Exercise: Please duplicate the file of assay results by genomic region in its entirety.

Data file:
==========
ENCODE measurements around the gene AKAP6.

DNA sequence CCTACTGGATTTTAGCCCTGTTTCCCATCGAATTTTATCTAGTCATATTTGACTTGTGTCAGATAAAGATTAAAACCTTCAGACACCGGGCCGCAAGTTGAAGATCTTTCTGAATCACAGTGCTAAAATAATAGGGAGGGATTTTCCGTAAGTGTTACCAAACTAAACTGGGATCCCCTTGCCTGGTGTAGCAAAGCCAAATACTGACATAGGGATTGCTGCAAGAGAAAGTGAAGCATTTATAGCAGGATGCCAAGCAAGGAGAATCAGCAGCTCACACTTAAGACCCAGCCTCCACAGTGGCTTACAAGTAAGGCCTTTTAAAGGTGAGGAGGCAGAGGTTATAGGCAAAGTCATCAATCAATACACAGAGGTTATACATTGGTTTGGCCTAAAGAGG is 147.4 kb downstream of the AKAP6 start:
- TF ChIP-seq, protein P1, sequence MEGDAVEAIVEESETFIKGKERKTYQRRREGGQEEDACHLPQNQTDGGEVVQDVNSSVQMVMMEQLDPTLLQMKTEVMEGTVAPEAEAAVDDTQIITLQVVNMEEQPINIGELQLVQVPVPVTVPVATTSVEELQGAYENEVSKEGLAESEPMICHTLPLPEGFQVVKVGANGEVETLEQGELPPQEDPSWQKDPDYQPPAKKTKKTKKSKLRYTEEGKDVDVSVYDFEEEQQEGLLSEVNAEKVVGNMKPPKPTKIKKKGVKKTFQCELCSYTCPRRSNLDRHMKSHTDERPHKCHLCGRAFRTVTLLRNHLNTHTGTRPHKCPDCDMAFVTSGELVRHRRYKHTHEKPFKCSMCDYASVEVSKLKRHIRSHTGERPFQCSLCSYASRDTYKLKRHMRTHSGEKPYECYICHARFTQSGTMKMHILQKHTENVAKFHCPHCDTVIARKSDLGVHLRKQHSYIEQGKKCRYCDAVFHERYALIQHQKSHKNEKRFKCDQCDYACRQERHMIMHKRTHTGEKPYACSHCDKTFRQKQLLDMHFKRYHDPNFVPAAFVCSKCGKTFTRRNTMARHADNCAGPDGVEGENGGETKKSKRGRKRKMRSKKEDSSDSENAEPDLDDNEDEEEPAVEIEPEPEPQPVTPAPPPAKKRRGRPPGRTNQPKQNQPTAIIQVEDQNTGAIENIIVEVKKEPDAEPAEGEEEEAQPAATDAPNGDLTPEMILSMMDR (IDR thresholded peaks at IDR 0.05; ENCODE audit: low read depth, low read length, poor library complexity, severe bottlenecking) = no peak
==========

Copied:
ENCODE measurements around the gene AKAP6.

DNA sequence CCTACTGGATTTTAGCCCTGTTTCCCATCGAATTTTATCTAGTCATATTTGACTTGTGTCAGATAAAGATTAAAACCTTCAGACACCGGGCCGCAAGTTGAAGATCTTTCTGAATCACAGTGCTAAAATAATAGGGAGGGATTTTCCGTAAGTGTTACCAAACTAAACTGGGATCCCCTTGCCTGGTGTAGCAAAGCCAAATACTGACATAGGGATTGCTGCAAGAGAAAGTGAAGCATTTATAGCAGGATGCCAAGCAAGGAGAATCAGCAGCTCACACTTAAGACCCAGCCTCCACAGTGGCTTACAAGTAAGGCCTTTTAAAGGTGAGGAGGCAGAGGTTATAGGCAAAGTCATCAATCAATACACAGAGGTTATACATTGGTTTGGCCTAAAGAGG is 147.4 kb downstream of the AKAP6 start:
- TF ChIP-seq, protein P1, sequence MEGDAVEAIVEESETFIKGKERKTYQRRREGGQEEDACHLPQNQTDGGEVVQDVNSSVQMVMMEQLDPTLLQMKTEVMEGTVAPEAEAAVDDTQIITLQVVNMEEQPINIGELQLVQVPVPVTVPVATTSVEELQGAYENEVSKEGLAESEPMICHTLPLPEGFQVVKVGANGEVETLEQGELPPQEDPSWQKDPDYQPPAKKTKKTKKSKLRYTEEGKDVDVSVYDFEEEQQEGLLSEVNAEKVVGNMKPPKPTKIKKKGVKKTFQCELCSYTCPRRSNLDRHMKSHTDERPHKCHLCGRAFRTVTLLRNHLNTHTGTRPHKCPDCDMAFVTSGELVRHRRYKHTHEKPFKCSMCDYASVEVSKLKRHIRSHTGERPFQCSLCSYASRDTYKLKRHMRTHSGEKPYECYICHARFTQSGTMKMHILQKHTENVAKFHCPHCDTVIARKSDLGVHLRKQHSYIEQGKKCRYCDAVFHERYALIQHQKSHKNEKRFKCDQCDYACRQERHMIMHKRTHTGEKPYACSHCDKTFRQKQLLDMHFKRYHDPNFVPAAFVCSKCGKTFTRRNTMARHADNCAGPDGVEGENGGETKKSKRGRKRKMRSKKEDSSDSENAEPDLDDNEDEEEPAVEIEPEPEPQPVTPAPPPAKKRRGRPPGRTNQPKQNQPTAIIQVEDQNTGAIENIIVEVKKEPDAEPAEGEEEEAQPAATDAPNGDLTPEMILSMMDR (IDR thresholded peaks at IDR 0.05; ENCODE audit: low read depth, low read length, poor library complexity, severe bottlenecking) = no peak